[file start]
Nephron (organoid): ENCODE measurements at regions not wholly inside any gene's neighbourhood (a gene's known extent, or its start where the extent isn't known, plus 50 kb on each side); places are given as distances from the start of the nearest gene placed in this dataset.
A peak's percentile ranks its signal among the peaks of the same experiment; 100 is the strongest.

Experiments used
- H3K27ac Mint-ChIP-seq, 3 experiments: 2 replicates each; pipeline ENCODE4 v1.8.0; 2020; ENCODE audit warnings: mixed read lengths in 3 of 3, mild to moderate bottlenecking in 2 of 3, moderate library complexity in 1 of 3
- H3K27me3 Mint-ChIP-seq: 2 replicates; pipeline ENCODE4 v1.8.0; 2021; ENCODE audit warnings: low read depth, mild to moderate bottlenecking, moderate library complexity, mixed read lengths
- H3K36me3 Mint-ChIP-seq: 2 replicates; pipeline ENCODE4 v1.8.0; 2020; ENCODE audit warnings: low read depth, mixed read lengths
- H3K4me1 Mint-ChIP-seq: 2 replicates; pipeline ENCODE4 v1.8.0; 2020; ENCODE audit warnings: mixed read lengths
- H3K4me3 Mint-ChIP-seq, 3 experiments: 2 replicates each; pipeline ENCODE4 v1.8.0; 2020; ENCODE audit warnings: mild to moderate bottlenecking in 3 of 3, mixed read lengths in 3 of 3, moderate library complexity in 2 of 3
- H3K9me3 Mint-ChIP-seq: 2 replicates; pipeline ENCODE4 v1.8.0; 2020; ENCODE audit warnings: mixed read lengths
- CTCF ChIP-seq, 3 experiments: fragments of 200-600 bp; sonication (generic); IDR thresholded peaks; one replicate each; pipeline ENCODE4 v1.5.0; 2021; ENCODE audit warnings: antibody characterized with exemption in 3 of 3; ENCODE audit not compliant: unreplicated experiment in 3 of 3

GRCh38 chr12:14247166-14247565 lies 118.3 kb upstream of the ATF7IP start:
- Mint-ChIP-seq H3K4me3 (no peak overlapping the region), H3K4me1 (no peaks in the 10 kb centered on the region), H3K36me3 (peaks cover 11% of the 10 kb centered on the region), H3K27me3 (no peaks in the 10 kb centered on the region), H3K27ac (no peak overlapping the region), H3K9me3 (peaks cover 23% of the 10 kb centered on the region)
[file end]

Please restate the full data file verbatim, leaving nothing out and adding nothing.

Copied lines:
Nephron (organoid): ENCODE measurements at regions not wholly inside any gene's neighbourhood (a gene's known extent, or its start where the extent isn't known, plus 50 kb on each side); places are given as distances from the start of the nearest gene placed in this dataset.
A peak's percentile ranks its signal among the peaks of the same experiment; 100 is the strongest.

Experiments used
- H3K27ac Mint-ChIP-seq, 3 experiments: 2 replicates each; pipeline ENCODE4 v1.8.0; 2020; ENCODE audit warnings: mixed read lengths in 3 of 3, mild to moderate bottlenecking in 2 of 3, moderate library complexity in 1 of 3
- H3K27me3 Mint-ChIP-seq: 2 replicates; pipeline ENCODE4 v1.8.0; 2021; ENCODE audit warnings: low read depth, mild to moderate bottlenecking, moderate library complexity, mixed read lengths
- H3K36me3 Mint-ChIP-seq: 2 replicates; pipeline ENCODE4 v1.8.0; 2020; ENCODE audit warnings: low read depth, mixed read lengths
- H3K4me1 Mint-ChIP-seq: 2 replicates; pipeline ENCODE4 v1.8.0; 2020; ENCODE audit warnings: mixed read lengths
- H3K4me3 Mint-ChIP-seq, 3 experiments: 2 replicates each; pipeline ENCODE4 v1.8.0; 2020; ENCODE audit warnings: mild to moderate bottlenecking in 3 of 3, mixed read lengths in 3 of 3, moderate library complexity in 2 of 3
- H3K9me3 Mint-ChIP-seq: 2 replicates; pipeline ENCODE4 v1.8.0; 2020; ENCODE audit warnings: mixed read lengths
- CTCF ChIP-seq, 3 experiments: fragments of 200-600 bp; sonication (generic); IDR thresholded peaks; one replicate each; pipeline ENCODE4 v1.5.0; 2021; ENCODE audit warnings: antibody characterized with exemption in 3 of 3; ENCODE audit not compliant: unreplicated experiment in 3 of 3

GRCh38 chr12:14247166-14247565 lies 118.3 kb upstream of the ATF7IP start:
- Mint-ChIP-seq H3K4me3 (no peak overlapping the region), H3K4me1 (no peaks in the 10 kb centered on the region), H3K36me3 (peaks cover 11% of the 10 kb centered on the region), H3K27me3 (no peaks in the 10 kb centered on the region), H3K27ac (no peak overlapping the region), H3K9me3 (peaks cover 23% of the 10 kb centered on the region)